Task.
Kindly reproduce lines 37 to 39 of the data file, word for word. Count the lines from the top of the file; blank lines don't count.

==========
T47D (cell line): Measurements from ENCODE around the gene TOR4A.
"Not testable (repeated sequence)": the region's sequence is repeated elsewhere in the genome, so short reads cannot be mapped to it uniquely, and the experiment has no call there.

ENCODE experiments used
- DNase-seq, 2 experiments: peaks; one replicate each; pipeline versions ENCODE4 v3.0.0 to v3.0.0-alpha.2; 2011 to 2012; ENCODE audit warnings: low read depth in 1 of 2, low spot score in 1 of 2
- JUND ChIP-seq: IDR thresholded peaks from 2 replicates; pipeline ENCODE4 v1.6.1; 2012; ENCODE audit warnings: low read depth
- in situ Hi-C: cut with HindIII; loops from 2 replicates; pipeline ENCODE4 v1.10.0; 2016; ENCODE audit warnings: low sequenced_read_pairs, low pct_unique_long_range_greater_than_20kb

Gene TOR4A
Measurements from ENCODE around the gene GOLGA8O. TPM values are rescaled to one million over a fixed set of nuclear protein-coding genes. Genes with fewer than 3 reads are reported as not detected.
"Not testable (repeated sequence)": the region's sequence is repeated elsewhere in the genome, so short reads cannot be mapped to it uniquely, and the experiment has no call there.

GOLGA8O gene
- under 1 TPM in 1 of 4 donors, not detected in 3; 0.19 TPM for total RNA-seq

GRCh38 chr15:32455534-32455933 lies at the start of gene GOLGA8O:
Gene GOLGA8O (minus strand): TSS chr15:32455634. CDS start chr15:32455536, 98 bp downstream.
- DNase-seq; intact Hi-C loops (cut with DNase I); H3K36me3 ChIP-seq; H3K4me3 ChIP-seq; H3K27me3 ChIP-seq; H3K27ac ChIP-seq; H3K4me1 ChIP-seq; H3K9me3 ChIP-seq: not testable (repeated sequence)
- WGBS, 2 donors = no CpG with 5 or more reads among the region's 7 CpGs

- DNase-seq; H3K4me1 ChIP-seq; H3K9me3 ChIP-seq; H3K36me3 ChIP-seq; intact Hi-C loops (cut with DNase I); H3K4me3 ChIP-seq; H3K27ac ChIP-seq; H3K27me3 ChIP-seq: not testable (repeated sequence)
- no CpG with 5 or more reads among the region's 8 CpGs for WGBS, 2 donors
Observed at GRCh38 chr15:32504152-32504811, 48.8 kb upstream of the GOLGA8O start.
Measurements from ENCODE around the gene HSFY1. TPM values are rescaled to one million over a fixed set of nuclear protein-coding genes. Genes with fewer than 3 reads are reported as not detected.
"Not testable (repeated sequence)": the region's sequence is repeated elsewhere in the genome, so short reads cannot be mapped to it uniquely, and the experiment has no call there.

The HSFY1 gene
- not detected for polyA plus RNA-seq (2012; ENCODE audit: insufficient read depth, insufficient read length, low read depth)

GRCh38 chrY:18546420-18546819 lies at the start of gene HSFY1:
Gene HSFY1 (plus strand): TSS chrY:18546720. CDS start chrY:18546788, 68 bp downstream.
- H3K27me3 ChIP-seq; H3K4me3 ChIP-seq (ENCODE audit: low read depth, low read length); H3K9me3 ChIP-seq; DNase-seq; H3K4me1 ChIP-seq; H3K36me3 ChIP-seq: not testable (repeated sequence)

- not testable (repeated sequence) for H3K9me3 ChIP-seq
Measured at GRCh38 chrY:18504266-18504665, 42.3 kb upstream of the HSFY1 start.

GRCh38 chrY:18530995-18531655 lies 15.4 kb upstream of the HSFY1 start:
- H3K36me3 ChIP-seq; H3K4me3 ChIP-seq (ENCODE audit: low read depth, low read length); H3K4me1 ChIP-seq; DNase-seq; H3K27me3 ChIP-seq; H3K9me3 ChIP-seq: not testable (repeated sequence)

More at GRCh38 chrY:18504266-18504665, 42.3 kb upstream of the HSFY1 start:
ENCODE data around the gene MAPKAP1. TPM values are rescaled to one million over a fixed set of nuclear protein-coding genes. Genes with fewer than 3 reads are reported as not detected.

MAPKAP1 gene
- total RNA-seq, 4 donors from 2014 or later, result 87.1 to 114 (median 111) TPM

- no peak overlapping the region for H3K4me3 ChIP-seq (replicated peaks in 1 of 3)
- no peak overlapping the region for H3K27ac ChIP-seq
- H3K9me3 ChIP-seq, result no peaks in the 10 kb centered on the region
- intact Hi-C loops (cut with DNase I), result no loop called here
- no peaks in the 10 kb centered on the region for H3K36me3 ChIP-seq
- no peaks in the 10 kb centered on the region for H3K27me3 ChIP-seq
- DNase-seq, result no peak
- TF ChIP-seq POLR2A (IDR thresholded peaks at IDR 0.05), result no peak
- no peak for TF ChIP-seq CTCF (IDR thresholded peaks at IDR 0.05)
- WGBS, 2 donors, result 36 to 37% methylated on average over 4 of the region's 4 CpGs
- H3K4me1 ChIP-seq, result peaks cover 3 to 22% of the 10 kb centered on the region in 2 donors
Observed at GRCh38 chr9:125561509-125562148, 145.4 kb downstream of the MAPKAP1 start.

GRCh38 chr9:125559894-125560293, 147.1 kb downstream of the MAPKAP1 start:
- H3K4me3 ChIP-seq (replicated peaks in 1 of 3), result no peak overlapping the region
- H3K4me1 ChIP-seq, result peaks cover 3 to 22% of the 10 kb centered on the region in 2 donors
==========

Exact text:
- intact Hi-C loops (cut with DNase I), result no loop called here
- no peaks in the 10 kb centered on the region for H3K36me3 ChIP-seq
- no peaks in the 10 kb centered on the region for H3K27me3 ChIP-seq